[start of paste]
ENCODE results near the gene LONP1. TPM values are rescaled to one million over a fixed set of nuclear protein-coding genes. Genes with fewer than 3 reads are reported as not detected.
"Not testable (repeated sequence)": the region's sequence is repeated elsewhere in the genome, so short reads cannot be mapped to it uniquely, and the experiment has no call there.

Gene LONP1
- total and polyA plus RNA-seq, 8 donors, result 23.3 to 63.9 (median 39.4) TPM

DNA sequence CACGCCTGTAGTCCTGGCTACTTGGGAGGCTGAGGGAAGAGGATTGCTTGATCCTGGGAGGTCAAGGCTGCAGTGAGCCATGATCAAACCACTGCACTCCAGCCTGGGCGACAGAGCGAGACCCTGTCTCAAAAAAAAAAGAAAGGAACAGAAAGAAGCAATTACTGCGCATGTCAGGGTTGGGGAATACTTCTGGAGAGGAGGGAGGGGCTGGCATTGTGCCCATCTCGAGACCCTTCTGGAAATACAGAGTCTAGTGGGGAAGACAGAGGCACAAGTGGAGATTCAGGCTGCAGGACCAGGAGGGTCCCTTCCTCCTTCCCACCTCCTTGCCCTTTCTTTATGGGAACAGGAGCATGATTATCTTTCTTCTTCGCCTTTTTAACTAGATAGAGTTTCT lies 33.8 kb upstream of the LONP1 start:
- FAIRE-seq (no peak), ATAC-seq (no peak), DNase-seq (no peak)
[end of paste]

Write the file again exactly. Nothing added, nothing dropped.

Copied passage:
ENCODE results near the gene LONP1. TPM values are rescaled to one million over a fixed set of nuclear protein-coding genes. Genes with fewer than 3 reads are reported as not detected.
"Not testable (repeated sequence)": the region's sequence is repeated elsewhere in the genome, so short reads cannot be mapped to it uniquely, and the experiment has no call there.

Gene LONP1
- total and polyA plus RNA-seq, 8 donors, result 23.3 to 63.9 (median 39.4) TPM

DNA sequence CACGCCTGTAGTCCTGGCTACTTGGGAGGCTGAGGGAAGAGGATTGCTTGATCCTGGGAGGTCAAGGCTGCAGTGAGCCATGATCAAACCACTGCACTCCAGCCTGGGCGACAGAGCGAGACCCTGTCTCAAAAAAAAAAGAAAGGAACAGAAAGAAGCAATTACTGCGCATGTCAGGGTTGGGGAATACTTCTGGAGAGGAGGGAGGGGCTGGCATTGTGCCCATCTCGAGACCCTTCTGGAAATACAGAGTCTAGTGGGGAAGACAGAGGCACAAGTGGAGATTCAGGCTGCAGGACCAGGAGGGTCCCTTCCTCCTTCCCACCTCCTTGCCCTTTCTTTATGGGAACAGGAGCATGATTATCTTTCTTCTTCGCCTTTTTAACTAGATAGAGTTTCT lies 33.8 kb upstream of the LONP1 start:
- FAIRE-seq (no peak), ATAC-seq (no peak), DNase-seq (no peak)